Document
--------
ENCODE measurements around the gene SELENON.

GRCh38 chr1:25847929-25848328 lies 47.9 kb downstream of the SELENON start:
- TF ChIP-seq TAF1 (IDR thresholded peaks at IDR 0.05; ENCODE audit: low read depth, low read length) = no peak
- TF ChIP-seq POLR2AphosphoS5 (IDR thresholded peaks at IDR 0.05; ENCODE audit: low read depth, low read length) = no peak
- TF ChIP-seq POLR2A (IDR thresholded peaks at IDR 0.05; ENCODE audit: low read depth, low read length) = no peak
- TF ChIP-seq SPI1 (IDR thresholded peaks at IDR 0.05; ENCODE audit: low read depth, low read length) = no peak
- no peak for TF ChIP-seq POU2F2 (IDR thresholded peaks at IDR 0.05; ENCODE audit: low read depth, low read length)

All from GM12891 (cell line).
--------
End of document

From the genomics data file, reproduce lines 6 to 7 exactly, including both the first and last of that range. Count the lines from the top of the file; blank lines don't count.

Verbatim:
- TF ChIP-seq SPI1 (IDR thresholded peaks at IDR 0.05; ENCODE audit: low read depth, low read length) = no peak
- no peak for TF ChIP-seq POU2F2 (IDR thresholded peaks at IDR 0.05; ENCODE audit: low read depth, low read length)